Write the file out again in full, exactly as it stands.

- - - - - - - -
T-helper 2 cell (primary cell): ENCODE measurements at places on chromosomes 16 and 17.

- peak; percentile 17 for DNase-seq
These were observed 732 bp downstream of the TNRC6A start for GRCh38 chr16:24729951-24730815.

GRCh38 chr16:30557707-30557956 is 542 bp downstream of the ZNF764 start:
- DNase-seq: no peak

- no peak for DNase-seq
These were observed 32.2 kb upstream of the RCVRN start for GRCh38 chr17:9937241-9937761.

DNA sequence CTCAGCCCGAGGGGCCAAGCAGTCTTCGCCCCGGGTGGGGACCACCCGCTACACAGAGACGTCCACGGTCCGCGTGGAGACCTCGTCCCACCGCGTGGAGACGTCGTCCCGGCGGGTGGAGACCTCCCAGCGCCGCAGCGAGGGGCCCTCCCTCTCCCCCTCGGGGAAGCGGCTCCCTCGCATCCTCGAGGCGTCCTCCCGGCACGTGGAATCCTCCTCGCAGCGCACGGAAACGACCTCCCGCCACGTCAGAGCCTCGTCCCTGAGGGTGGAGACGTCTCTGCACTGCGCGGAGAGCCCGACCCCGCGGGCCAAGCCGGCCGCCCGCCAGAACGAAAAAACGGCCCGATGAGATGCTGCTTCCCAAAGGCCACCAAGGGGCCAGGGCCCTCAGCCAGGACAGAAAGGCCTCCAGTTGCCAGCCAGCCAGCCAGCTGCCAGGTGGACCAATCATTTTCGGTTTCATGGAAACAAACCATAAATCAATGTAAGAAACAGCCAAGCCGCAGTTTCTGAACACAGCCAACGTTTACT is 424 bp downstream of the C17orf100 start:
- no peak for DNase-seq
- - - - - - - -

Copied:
T-helper 2 cell (primary cell): ENCODE measurements at places on chromosomes 16 and 17.

- peak; percentile 17 for DNase-seq
These were observed 732 bp downstream of the TNRC6A start for GRCh38 chr16:24729951-24730815.

GRCh38 chr16:30557707-30557956 is 542 bp downstream of the ZNF764 start:
- DNase-seq: no peak

- no peak for DNase-seq
These were observed 32.2 kb upstream of the RCVRN start for GRCh38 chr17:9937241-9937761.

DNA sequence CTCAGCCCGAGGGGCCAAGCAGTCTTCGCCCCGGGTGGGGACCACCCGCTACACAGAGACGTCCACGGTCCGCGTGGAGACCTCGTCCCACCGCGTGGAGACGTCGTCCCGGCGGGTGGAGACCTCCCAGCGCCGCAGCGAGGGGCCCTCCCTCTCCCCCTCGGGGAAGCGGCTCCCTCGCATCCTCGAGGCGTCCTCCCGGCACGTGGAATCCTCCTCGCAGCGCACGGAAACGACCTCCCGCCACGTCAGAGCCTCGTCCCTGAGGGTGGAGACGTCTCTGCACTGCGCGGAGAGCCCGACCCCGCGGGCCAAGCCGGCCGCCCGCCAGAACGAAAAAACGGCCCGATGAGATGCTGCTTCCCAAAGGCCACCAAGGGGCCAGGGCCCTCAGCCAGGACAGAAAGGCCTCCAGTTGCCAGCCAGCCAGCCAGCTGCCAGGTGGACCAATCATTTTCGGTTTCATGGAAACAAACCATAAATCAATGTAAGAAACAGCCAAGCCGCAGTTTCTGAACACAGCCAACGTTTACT is 424 bp downstream of the C17orf100 start:
- no peak for DNase-seq